It is hard to imagine Kevin Harvick going much longer without a top-10. He is the only Chaser who has failed to break that barrier a single time this year, but he came close on a number of occasions with results in the low teens. The final tally showed him in 16th last week, which was his worst finish in eight races, but he was running much better than that until fuel mileage worked against the team. At Kansas, he enters the weekend with back-to-back sixth-place finishes and a worst of 11th in his latest four attempts. He probably will not crack the top five, but the Hollywood Casino 400 could provide his first playoff top-10 of 2012.

Underdogs

Hindsight will reveal if the tide has completely turned for Clint Bowyer on the similarly-configured, 1.5-mile tracks after he stretched his fuel mileage sufficiently to win the Bank of America 500. That was his second consecutive top-10 on this track type, and it made a statement about the seriousness of his title bid. The fact remains, though, that he has not been particularly strong on "cookie-cutter" courses this season. Before finishing 10th at Chicagoland, he failed to crack the top 10 in five previous attempts on this track type, and had an average finish of nearly 22nd. For a while during the middle portion of last week's race, it appeared he would struggle again. But, while the team found the right setup before the checkers waved, the Kansas event is 100 miles shorter and it could prove to be a challenge to dial the car in before the checkers.

Fantasy Power Rankings

Cookie-cutter tracks (past three years)
1.Jimmie Johnson8.14 16.Juan Pablo Montoya18.85 31.Landon Cassill33.37
2.Matt Kenseth8.63 17.Paul Menard19.01 32.Bobby Labonte33.95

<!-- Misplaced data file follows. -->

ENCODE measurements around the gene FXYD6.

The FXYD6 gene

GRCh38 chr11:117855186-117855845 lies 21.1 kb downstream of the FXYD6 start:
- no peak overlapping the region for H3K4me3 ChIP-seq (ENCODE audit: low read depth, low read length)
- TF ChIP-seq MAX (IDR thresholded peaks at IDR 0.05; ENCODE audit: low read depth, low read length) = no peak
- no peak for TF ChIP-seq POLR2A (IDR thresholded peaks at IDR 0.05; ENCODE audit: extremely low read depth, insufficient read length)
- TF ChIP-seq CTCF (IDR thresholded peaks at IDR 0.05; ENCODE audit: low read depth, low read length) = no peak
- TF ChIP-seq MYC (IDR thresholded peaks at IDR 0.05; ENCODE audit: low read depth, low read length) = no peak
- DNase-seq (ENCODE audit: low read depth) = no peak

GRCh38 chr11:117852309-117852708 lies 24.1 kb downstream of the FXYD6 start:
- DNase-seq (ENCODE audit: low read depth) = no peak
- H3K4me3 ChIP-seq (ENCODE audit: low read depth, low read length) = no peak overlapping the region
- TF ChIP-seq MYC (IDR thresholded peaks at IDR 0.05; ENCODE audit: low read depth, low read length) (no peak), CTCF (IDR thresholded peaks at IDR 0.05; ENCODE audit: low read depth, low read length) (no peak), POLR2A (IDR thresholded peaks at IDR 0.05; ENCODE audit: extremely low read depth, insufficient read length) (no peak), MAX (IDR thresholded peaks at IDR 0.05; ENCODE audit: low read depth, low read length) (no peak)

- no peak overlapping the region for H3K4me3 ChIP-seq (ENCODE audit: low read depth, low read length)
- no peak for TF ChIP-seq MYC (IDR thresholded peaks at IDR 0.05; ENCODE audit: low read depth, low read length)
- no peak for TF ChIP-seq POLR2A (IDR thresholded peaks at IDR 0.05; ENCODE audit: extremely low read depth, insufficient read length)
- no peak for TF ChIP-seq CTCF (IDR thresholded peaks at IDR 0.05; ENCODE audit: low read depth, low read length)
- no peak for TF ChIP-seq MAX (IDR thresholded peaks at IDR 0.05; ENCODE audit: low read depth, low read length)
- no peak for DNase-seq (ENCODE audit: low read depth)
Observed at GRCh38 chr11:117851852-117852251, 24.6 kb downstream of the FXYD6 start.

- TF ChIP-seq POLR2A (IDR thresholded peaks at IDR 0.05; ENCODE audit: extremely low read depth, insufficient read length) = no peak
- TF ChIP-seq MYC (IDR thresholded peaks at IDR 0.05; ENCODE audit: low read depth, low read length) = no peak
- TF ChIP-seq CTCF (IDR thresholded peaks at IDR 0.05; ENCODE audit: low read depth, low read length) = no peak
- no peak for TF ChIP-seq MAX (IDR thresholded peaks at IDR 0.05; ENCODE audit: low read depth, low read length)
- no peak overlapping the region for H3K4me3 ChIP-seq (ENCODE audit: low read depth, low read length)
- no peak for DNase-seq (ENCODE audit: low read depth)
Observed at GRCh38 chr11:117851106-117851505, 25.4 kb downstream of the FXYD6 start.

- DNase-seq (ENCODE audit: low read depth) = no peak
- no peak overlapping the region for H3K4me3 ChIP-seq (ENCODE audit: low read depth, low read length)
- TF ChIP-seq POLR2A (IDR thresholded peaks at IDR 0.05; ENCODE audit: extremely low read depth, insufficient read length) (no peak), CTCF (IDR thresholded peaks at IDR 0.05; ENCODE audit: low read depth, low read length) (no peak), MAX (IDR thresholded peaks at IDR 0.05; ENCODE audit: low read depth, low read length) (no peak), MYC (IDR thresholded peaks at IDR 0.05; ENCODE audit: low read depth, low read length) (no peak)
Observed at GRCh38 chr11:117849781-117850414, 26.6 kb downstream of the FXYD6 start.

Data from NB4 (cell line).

3.Greg Biffle9.38 18.Ryan Newman19.22 33.David Gilliland34.34
4.Tony Stewart9.90 19.Marcos Ambrose19.42 34.Danica Patrick34.54
5.Kyle Busch11.11 20.Jamie McMurray19.55  35.Reed Sorenson34.90
6.Carl Edwards11.30 21.AJ Allmendinger19.89 36.Travis Kvapil35.73
7.Jeff Gordon11.32 22.Jeff Burton20.46 37.Cole Whitt37.00
8.Denny Hamlin11.72 23.Joey Logano21.08 38.Mike Bliss37.04
9.Kevin Harvick12.78 24.David Ragan22.45 39.JJ Yeley37.45
10.Kasey Kahne12.99 25.Trevor Bayne23.35 40.Dave Blaney37.65
11.Kurt Busch14.49 26.Sam Hornish Jr.24.80 41.Timmy Hill37.85
12.Clint Bowyer15.16 27.Aric Almirola25.03 42.David Stremme38.00
13.Martin Truex Jr.15.42 28.Regan Smith27.87 43.Michael McDowell38.76
14.Mark Martin16.40 29.Casey Mears32.06 44.Joe Nemechek40.48
15.Brad Keselowski17.30 30.Scott Speed32.30 45.Josh Wise40.88

Joey Logano is another driver who seems to have turned his luck around in the past two "cookie-cutter" races. He failed to crack the top 10 in his first six attempts at Vegas, Texas, Kansas, Charlotte, Kentucky, and Atlanta, which made him a long shot to finish that well in the Geico 400 at Chicagoland. He crossed under the checkers seventh, and that started a surge of consecutive top-10s that was momentarily interrupted by an early accident at Talladega. Last week, he was back inside the top 10 once more at Charlotte, but that track has always been kind to him. Kansas is much less so and his career best there is only 15th. The good news is that the 15th-place was scored this spring in the STP 400, so he could defy this prediction. It seems safer to leave him in the garage this week and then climb back on his bandwagon at Martinsville and Texas if he keeps his top-10 streak alive, however.